Caroline anticipated an easy breakup with Calvin. It had only been a few months, and though Calvin was a nice guy, Caroline wasn’t in love with him. They’d had a nice enough time together, but Caroline wanted something more than just a nice time. She wanted excitement and passion. Drama, even. She and Calvin had never had a fight, and Caroline realized she missed fighting. Caroline’s main concern about the break-up was that she kept a pricey moisturizer at his place, and she didn’t want to forget it after she told him goodbye.
When Calvin opened the door to his condo, his eyes were red and moist. Caroline wondered if she’d managed to break up with him telepathically, somehow, but she really didn’t think this would be his reaction.
“Cal? What is it?”
He wrapped his arms around her. He buried his face in her neck, and she could feel the wet of tears. This type of hug, so naked in need, made Caroline feel like she was the only person in the world. He had never made her feel this way, and she couldn’t decide if she liked the feeling. He let her go and leaned against the door frame, as if he would collapse without it.
“They set an execution date. It’s in ten days.”
“William Boyd. The man who killed my parents.” At the word parents, Calvin lurched back against her, hugging her again.
Shit, Caroline thought. I should have broken up with him last week.
Caroline found out about Calvin’s parents before their first date. She’d done a standard pre-date internet search and when all the results were about murder her first thought was that Calvin was a killer. But no, it was William Boyd who murdered Doug and Louise Ingram 15 years ago.
The Ingrams had been visiting Calvin in Atlanta; he’d just finished his undergrad at UGA and had a summer internship at Deloitte that would eventually turn into full-time employment. The three of them spent the day buying and assembling furniture for Calvin’s first apartment. His parents took Calvin out to dinner and then left Atlanta for their home in Clayton, two hours away. Doug and Louise stopped for gas in Gainesville and went into the station to find William Boyd, gun and money in hand. The man behind the counter was already dead.
Boyd forced the Ingrams back into their car and they drove to four ATMs, taking out cash. Boyd then took the couple—him a real estate agent, her a high school teacher, married 26 years, parents to one child—to a grocery store parking lot and shot them both in the head. He’d tried to press the gun into Doug’s hand, to make it look like a murder-suicide, but he’d shot Doug in the back of the head. A security guard had heard the shots and called the police. Boyd’s defense was that he had been on so many drugs that he hadn’t known what he was doing. The prosecutor asked for the death penalty and the jury gave it to him.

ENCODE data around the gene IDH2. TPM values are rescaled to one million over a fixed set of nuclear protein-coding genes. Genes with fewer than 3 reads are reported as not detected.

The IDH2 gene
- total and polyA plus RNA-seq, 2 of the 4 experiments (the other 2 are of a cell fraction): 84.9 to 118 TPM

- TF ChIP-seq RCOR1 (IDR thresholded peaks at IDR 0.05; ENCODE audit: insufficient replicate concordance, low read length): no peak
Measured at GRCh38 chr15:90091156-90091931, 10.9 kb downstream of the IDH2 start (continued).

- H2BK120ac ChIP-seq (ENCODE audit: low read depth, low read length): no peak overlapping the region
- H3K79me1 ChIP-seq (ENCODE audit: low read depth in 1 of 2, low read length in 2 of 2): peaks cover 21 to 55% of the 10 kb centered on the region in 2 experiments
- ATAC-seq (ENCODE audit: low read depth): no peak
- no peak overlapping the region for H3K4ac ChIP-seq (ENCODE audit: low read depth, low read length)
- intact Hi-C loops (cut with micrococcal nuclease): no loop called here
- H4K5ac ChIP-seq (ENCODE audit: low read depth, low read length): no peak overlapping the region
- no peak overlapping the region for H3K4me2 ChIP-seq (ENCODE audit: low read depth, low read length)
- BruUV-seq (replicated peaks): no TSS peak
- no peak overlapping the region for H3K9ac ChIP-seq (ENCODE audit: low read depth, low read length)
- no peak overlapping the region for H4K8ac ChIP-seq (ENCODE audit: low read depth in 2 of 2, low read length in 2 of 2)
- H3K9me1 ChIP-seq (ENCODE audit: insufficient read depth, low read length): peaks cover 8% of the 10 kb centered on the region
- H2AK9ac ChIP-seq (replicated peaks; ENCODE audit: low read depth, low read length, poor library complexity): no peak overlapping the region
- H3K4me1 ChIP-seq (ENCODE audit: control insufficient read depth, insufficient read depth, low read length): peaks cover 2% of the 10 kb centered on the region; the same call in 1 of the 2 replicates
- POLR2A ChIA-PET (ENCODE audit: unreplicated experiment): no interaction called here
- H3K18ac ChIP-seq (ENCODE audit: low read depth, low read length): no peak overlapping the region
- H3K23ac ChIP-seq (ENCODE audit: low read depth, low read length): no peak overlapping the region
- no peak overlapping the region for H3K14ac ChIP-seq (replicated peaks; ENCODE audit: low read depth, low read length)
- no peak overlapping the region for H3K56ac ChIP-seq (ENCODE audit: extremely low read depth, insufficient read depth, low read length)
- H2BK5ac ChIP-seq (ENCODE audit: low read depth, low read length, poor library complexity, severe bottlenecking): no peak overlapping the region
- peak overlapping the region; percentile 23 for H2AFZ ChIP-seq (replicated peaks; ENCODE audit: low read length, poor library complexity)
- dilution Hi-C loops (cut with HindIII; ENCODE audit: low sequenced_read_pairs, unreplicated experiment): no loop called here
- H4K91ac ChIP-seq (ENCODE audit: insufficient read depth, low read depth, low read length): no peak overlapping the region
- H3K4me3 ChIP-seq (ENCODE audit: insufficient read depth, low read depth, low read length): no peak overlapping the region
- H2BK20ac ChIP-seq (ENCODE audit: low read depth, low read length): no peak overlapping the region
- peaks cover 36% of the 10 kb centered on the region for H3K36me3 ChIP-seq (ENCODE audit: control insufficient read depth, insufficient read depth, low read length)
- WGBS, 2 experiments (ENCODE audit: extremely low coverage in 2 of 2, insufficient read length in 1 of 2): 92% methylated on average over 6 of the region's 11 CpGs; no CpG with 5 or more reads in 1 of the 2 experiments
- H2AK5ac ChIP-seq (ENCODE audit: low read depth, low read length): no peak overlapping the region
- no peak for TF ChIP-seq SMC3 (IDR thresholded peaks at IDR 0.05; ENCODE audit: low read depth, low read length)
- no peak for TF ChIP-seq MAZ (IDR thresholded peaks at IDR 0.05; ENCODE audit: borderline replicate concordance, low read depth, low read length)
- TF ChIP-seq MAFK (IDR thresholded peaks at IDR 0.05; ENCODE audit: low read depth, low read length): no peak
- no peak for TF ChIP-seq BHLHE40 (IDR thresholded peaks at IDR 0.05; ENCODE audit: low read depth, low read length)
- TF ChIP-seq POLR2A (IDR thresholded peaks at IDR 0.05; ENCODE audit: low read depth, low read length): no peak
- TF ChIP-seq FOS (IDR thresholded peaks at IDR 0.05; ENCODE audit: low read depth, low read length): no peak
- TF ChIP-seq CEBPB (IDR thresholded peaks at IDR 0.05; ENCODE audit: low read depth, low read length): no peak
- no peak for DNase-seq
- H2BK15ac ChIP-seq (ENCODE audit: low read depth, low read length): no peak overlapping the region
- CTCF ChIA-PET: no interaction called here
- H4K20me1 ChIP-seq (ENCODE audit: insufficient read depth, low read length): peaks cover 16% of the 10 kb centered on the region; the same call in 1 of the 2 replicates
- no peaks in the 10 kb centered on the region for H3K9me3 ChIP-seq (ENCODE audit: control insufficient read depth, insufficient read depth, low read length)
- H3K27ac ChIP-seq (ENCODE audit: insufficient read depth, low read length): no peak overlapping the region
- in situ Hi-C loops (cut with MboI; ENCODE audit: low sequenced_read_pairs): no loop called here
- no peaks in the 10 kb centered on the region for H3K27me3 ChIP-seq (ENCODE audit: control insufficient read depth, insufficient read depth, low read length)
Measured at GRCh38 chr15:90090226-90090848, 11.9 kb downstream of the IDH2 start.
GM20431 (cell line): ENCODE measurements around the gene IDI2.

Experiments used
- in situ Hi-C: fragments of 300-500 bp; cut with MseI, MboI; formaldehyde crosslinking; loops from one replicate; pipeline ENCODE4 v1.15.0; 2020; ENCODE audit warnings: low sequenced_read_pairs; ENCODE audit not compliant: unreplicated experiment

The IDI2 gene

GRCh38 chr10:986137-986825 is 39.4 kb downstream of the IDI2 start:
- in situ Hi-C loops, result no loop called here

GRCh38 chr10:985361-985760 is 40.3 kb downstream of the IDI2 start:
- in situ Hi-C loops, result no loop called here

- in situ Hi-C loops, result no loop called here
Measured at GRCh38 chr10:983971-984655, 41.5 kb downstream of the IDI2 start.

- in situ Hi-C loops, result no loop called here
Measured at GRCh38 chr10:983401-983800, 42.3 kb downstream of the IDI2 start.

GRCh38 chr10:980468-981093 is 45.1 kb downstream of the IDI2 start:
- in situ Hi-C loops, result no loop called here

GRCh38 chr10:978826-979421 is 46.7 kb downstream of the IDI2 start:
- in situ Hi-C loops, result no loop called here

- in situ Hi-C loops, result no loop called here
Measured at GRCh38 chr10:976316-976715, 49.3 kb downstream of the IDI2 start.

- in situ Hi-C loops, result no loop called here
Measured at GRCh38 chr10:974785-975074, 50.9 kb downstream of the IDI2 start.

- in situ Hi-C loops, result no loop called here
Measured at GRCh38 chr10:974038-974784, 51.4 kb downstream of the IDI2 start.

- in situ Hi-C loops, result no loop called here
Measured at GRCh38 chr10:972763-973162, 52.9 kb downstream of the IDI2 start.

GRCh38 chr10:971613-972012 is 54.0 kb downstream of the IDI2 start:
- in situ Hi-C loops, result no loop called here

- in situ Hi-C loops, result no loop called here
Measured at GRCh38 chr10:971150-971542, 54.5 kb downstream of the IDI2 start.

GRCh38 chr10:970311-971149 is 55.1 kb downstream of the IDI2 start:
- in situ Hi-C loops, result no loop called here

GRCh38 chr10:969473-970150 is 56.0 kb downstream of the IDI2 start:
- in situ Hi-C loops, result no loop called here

Caroline knew all this before Calvin picked her up for dinner. She was more awkward than usual for a first date, talking too much when he asked her questions so that she wouldn’t have to ask him any in return. Most of her questions were about his job, which he was happy to talk about in great detail. He talked about running marathons and his training regimen, to explain why he could only have one glass of wine. He paid the bill and the valet brought the car.
On the way back to her place, he brought it up, his eyes never leaving the road. It was well-rehearsed, Caroline realized, something he had said to others before.
“There’s something you should know about me. When I was 22, my parents were murdered. The guy is on death row. I went to a lot of therapy. I still go to a therapist now if I feel there’s something I need to work through. But it was a long time ago. It’s shitty, but I try not to dwell on it. Okay?”
And Caroline said okay, because there was nothing else to say. She was glad she’d stalked him online, because if she hadn’t, she would have had a million questions, but she knew all the answers and they didn’t talk about it again. She was impressed that he’d brought it up, and he really did seem fine. He was a few years older than her, so maybe, she thought, that’s what maturity looked like. He still told stories about his childhood and his parents, but he never cried or teared up or seemed upset. He was focused on getting ahead at work and focused on beating his personal best at his next race, and that was about it. And that was why Caroline had wanted out; she’d realized she would never rank as high as consulting or running.
That Friday night, instead of breaking up with Calvin, Caroline rubbed his back as he sat on the couch in silence. He occasionally sniffled. Caroline asked him if he wanted to talk, and he said no. She asked him if he wanted to be alone, and he said no. She ordered Chinese delivery, and Calvin ate fried food, which was a sign that he was really upset, since he was in training. He asked her to sleep over, and while Calvin was usually a guy who only wanted a sheet to touch him while he slept, that night he rested his head on her shoulder and put his arm around her. Maybe the past few months had been a warm-up, and now, finally, she was going to get the real Calvin. She wondered if that was enough to change her mind. She also wondered how long you had to wait to dump someone in this situation. A week after an execution? Two?
She woke to find Calvin gone, because Saturday mornings were for long runs. She called her mother in North Carolina, who said she should keep Calvin company and make sure he ate enough. She called her best friend, who said it would probably be good for Calvin to have someone to talk to. She polled a few girlfriends and close coworkers on the etiquette of breaking up with someone in crisis, and got one response that said, Definitely not this week! Don’t you want to see what happens?
When Calvin came back from his run, sweaty, music blaring from his earbuds, he went straight to the shower, with nothing more than a wave in her direction. In his absence,